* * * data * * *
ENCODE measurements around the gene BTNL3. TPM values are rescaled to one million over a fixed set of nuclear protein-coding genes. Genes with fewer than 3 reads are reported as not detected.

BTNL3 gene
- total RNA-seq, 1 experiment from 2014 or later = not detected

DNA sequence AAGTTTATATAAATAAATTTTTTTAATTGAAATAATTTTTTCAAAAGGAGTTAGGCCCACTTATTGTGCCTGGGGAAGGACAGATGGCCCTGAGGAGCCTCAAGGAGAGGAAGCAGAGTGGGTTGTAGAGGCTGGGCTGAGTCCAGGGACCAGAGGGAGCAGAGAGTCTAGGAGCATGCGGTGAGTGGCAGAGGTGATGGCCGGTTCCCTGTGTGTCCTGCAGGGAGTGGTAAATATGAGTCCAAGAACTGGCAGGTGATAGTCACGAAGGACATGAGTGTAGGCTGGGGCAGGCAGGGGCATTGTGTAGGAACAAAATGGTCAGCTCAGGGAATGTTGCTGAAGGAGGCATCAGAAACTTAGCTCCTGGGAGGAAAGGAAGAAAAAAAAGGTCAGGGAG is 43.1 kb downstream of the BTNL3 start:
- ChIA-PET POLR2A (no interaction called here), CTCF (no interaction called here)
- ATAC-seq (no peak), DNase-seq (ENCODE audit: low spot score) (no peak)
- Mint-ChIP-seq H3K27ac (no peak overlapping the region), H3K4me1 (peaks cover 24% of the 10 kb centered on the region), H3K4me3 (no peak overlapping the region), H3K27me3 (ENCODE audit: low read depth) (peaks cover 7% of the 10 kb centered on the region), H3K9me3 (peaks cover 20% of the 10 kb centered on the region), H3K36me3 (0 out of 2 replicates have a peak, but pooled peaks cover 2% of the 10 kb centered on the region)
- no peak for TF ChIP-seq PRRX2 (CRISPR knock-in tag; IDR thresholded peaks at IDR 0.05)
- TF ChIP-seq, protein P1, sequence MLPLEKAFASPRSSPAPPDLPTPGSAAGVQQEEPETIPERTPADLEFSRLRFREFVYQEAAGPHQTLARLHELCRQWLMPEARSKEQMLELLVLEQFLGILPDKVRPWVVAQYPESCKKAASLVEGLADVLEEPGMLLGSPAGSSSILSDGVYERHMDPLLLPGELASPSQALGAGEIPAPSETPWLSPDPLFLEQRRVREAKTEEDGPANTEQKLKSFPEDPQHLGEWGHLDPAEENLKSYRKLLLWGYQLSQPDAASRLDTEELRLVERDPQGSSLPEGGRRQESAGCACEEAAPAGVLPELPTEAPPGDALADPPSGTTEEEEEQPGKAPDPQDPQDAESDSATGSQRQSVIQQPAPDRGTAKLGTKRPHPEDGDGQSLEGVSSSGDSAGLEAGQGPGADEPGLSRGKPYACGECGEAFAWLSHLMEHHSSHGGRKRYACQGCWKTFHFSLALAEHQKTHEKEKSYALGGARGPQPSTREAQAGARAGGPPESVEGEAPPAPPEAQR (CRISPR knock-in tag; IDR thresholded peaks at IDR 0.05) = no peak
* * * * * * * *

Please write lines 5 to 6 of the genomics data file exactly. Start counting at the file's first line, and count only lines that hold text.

- ChIA-PET POLR2A (no interaction called here), CTCF (no interaction called here)
- ATAC-seq (no peak), DNase-seq (ENCODE audit: low spot score) (no peak)